The telestrator was emerging as a valuable broadcast device at the time Fox debuted on television alongside Miller, and he pointed to John Madden’s use of the on-screen graphic pen as an important moment in the advancement of clarification through broadcast technology. “It is the ultimate teaching tool,” he said.
“It’s the clearest way to tell people ‘why,’ and fundamentally if you break down the analyst’s position, that’s the job to tell ‘why,’” Fox said. “The ability to emphasize with that visual makes it as clear as possible.”
It also enhances the explanation of how mistakes occur. Every goal scored in hockey is the result of at least one particular mistake by a player without the puck – some of which are incredibly subtle and unrecognizable to those without a firm understanding of a team’s systems and positioning.
Fox has adeptly balanced the ability to provide an objective depiction of the root of those breakdowns without placing an unfair onus on the player or players responsible for the goal against.
“I think, first of all, today’s athlete is used to being criticized publicly, and if you’re going to show the replay, it’s not going to lie. So if you take those things together, you find yourself in a position where yeah, you are being critical,” Fox said.
“But I break it down into two things: The breakdown for the team without the puck, and then how the team with the puck attacked that breakdown or created the breakdown. Forced error. Unforced error. Most times, it’s a forced error. That’s what you try to do. The finish, the puck going into the net at times can be very exciting, but we have to take it back to the point of the critical moment, and that’s what you hope to do with a replay, with a telestrator. To just replay how the puck goes in the net is not covering the situation enough.”
It’s a balance that has developed through the comfort he has generated with Miller.
“It starts with the father,” Fox said, referring to his Hall of Fame broadcast partner.
Similar to the way the players develop chemistry through the repetition of their shifts – sometimes upwards of 20 shifts a night, for up to 82 regular season games a year – Miller and Fox developed their chemistry through an early adjustment process that provided one of the most significant challenges in Fox’s career.
“I went from on top of my profession as a professional athlete to being awful at something else,” he said.
Eventually, the natural ability for Fox to convey the “why” deftly alongside Miller’s already established “who, what, when and where” improved considerably and allowed him to firmly etch out his own role.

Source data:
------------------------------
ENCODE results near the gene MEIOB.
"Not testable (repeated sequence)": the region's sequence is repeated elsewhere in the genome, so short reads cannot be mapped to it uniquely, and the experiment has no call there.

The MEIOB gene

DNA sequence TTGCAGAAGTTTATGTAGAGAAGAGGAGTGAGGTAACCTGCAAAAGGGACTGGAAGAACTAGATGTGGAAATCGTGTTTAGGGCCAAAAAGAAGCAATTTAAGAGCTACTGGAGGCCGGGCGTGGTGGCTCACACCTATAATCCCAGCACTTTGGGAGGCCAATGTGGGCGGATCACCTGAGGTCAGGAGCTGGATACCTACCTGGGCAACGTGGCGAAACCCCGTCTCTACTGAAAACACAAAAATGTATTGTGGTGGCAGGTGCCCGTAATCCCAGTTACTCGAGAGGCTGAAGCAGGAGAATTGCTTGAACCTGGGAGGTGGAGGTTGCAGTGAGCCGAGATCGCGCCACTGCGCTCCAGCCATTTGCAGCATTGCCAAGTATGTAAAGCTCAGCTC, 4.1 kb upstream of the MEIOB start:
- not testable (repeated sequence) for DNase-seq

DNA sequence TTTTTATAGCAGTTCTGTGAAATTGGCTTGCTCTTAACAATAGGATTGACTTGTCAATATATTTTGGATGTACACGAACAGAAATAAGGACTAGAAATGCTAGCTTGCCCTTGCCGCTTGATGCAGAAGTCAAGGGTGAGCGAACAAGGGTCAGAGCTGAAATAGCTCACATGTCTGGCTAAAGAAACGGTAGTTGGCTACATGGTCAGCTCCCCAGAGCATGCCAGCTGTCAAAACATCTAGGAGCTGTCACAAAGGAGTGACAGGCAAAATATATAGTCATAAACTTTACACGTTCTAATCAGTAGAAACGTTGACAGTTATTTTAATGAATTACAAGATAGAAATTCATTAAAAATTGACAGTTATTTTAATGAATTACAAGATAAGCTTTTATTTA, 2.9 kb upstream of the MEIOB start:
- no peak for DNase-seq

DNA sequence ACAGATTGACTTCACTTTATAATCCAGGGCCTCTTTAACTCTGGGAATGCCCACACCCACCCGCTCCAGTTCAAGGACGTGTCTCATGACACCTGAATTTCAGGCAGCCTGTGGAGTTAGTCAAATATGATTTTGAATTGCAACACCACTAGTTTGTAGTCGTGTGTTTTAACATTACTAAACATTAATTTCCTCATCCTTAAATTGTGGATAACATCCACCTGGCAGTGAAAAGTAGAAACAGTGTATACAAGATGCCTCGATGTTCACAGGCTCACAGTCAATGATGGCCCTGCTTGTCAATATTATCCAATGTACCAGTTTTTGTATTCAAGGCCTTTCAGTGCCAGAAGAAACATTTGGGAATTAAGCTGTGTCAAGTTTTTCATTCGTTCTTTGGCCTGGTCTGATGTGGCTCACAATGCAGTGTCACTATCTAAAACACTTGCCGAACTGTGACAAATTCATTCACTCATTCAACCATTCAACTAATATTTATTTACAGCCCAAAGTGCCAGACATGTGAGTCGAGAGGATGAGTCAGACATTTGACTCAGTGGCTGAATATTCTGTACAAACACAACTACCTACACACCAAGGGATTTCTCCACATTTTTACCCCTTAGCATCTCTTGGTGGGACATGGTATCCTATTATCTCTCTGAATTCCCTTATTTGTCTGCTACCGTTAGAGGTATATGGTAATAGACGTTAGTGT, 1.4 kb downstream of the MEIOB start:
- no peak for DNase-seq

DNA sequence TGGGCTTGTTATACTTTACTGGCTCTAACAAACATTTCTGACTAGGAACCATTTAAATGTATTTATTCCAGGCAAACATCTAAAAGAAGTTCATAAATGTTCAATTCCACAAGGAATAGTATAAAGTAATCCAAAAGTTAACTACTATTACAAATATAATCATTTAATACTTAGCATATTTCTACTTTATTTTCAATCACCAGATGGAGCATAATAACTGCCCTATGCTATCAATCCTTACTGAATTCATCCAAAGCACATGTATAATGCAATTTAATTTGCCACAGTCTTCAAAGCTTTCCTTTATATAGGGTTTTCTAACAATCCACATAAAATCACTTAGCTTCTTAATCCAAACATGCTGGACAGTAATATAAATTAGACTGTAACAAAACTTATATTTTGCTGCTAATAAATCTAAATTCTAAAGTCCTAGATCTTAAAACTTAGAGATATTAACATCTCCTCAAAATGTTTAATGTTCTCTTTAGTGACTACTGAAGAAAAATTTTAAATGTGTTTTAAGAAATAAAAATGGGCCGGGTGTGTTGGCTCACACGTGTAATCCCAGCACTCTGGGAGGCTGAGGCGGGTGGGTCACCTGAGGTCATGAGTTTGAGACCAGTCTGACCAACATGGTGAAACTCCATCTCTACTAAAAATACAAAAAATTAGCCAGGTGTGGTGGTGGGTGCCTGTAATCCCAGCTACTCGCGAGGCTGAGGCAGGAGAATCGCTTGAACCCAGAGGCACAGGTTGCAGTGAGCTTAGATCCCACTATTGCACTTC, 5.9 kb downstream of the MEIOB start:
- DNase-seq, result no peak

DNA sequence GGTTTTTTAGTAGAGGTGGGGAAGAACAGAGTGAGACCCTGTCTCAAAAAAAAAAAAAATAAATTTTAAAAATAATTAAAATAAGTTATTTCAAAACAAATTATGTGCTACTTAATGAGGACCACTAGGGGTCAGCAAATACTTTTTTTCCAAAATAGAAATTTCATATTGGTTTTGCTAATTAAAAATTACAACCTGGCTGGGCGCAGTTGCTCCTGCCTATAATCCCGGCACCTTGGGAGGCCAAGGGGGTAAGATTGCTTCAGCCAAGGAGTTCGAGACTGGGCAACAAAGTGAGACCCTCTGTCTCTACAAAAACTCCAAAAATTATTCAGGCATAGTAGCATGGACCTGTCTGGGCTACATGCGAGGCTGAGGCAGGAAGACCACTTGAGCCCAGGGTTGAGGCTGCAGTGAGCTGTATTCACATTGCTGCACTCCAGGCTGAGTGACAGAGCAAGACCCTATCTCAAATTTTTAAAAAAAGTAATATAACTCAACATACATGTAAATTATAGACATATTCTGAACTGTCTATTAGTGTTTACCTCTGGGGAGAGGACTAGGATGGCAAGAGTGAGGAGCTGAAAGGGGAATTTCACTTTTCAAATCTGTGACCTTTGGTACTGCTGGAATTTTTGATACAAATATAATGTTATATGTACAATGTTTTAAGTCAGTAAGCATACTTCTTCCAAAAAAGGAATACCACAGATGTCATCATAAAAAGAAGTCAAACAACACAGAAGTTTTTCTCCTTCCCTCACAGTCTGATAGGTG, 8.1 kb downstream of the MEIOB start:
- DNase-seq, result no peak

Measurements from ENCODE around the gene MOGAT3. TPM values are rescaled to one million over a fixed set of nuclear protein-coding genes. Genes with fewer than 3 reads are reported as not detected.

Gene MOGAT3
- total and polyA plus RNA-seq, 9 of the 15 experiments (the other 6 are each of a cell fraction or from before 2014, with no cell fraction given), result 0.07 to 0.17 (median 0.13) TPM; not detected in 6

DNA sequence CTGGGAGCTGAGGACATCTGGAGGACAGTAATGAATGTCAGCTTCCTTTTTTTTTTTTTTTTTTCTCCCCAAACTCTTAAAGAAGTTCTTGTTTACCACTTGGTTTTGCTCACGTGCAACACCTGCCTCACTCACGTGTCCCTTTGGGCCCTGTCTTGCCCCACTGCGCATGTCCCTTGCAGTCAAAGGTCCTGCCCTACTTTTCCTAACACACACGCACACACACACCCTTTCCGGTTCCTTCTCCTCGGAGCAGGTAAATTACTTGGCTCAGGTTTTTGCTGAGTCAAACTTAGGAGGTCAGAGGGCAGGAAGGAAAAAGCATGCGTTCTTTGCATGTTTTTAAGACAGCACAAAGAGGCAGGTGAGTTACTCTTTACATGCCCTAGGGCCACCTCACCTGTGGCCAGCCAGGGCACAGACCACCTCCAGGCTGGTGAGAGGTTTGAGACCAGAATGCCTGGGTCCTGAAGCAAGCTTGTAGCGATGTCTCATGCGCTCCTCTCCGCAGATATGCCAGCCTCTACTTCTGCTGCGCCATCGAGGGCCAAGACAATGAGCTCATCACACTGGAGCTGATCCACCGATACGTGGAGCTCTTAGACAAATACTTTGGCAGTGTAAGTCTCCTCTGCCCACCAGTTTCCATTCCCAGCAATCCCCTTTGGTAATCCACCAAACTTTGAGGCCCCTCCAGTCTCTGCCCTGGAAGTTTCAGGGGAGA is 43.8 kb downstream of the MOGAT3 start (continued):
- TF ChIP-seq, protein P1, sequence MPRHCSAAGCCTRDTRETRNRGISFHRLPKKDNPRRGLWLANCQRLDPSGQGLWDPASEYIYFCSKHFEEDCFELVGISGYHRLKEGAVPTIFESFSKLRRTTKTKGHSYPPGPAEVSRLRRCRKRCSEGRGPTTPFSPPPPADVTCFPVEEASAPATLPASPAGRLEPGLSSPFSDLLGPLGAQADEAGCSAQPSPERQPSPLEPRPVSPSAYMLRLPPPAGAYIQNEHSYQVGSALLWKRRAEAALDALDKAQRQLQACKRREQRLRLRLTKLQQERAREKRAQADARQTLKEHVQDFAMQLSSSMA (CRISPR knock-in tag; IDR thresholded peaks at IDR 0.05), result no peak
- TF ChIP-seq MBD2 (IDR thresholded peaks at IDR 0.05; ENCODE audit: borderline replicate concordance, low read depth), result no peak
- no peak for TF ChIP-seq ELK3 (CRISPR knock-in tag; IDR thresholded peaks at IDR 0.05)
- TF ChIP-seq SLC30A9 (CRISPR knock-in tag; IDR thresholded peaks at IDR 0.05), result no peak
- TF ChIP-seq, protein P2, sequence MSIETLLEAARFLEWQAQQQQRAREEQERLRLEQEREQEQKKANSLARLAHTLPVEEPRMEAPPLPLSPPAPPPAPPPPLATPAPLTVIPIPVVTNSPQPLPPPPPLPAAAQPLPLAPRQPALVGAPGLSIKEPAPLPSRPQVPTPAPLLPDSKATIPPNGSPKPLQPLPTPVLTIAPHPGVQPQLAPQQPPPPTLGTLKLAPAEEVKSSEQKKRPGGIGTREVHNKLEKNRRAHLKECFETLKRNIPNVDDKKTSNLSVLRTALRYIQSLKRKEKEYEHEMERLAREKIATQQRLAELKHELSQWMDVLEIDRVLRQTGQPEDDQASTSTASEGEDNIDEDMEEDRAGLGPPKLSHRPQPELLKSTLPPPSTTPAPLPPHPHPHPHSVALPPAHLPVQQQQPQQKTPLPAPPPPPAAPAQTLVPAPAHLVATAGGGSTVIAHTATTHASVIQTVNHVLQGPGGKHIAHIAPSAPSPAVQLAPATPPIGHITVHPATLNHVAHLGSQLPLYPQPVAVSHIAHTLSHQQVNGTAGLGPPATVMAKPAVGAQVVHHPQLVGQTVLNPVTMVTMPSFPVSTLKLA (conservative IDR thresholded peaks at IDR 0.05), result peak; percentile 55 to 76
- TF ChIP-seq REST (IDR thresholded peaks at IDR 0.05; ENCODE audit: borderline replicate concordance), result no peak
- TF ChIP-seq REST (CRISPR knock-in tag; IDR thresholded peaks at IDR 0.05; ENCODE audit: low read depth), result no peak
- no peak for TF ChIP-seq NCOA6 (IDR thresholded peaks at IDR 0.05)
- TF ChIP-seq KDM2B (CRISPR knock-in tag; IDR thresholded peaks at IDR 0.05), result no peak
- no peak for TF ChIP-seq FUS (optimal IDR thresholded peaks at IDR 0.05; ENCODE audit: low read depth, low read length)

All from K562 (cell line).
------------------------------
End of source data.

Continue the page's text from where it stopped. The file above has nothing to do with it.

“The one thing I appreciate a million times over is as I started to get more comfortable, Bob allowed me more space in the broadcast, and I think he sensed that. He sensed when I started to come on. That’s my appreciation factor, is that Bob said, ‘OK, maybe he is starting to communicate effectively. I’m going to let him do it more. I think there is a decent balance now. I think there’s nights like any night when you critique your work, your own work, where I’m talking too much, and you’re always looking for that balance, especially the way Bob calls the game. Again, I’ve said it a thousand times before – ‘appropriate energy to cover the situation.’ I don’t think anyone does it as well as Bob. So you’ve got to work your way in. We never really had a conversation about it. We talked about it a little bit. I think Bob started to get more confident in me, and he showed that by just opening up and giving me a chance to offer the point of view.”
The comfort established in the 1990s continues to pay informative dividends for Kings fans.
“That’s really what makes them a great team, because they learn from each other,” Hoffarth said. “Bob learns about the game now from Jim, and Jim learns about broadcasting from Bob, and it’s become really a family, I think, as well as broadcasters. As a team, they’re the longest-running team in L.A., and I don’t think anything else could match that because of when they were formed together, their bond, their respect for each other, the way they treat each other – this could kind of be an ego-based business where you worry about your job security – and they’ve looked out for each other year after year.”
For Miller, this stems from his passion of providing an account of a live and unscripted event.
“I’m excited still about live television, which sports and news are the only things that are live, almost anymore. And I’m still excited that every night we go on at 7:30, and we’re going to be on for two and a half or three hours, and it’s live, it’s exciting, and are we going to be able to do it with a minimum of mistakes?
“Obviously I make mistakes – and we all do – but we try to get through, and that’s exciting for me to say, ‘We’re live on television’ so many times during the season.”